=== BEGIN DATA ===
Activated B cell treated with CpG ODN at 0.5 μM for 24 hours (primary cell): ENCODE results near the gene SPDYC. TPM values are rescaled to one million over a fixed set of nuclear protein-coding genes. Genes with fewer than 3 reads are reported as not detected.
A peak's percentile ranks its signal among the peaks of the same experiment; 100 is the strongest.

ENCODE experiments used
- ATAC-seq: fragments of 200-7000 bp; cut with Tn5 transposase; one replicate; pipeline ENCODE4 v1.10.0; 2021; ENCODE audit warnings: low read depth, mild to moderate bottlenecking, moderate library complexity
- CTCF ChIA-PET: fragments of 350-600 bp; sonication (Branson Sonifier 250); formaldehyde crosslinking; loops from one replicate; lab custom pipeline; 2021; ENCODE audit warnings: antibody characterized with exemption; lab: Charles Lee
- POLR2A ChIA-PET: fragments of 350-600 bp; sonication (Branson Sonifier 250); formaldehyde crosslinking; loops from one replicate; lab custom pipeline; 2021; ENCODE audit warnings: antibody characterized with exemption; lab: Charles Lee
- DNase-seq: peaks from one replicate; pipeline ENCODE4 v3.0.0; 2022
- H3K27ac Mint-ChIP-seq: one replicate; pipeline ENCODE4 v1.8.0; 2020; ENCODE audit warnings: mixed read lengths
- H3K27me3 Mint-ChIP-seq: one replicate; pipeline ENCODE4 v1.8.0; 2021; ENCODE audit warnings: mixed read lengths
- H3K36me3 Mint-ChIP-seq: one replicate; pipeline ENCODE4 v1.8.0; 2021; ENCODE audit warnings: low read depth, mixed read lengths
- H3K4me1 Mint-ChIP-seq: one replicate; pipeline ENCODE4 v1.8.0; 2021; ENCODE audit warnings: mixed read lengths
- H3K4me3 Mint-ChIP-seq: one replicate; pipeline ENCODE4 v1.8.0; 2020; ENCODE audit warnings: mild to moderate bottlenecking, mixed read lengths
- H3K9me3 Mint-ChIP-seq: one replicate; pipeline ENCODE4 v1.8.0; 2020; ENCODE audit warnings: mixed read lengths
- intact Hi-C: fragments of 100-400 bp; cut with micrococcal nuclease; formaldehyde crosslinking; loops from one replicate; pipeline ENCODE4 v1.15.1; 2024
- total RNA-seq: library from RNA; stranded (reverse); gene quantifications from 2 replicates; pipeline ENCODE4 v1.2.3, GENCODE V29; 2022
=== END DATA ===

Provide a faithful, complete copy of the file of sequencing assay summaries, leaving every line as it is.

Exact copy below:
Activated B cell treated with CpG ODN at 0.5 μM for 24 hours (primary cell): ENCODE results near the gene SPDYC. TPM values are rescaled to one million over a fixed set of nuclear protein-coding genes. Genes with fewer than 3 reads are reported as not detected.
A peak's percentile ranks its signal among the peaks of the same experiment; 100 is the strongest.

ENCODE experiments used
- ATAC-seq: fragments of 200-7000 bp; cut with Tn5 transposase; one replicate; pipeline ENCODE4 v1.10.0; 2021; ENCODE audit warnings: low read depth, mild to moderate bottlenecking, moderate library complexity
- CTCF ChIA-PET: fragments of 350-600 bp; sonication (Branson Sonifier 250); formaldehyde crosslinking; loops from one replicate; lab custom pipeline; 2021; ENCODE audit warnings: antibody characterized with exemption; lab: Charles Lee
- POLR2A ChIA-PET: fragments of 350-600 bp; sonication (Branson Sonifier 250); formaldehyde crosslinking; loops from one replicate; lab custom pipeline; 2021; ENCODE audit warnings: antibody characterized with exemption; lab: Charles Lee
- DNase-seq: peaks from one replicate; pipeline ENCODE4 v3.0.0; 2022
- H3K27ac Mint-ChIP-seq: one replicate; pipeline ENCODE4 v1.8.0; 2020; ENCODE audit warnings: mixed read lengths
- H3K27me3 Mint-ChIP-seq: one replicate; pipeline ENCODE4 v1.8.0; 2021; ENCODE audit warnings: mixed read lengths
- H3K36me3 Mint-ChIP-seq: one replicate; pipeline ENCODE4 v1.8.0; 2021; ENCODE audit warnings: low read depth, mixed read lengths
- H3K4me1 Mint-ChIP-seq: one replicate; pipeline ENCODE4 v1.8.0; 2021; ENCODE audit warnings: mixed read lengths
- H3K4me3 Mint-ChIP-seq: one replicate; pipeline ENCODE4 v1.8.0; 2020; ENCODE audit warnings: mild to moderate bottlenecking, mixed read lengths
- H3K9me3 Mint-ChIP-seq: one replicate; pipeline ENCODE4 v1.8.0; 2020; ENCODE audit warnings: mixed read lengths
- intact Hi-C: fragments of 100-400 bp; cut with micrococcal nuclease; formaldehyde crosslinking; loops from one replicate; pipeline ENCODE4 v1.15.1; 2024
- total RNA-seq: library from RNA; stranded (reverse); gene quantifications from 2 replicates; pipeline ENCODE4 v1.2.3, GENCODE V29; 2022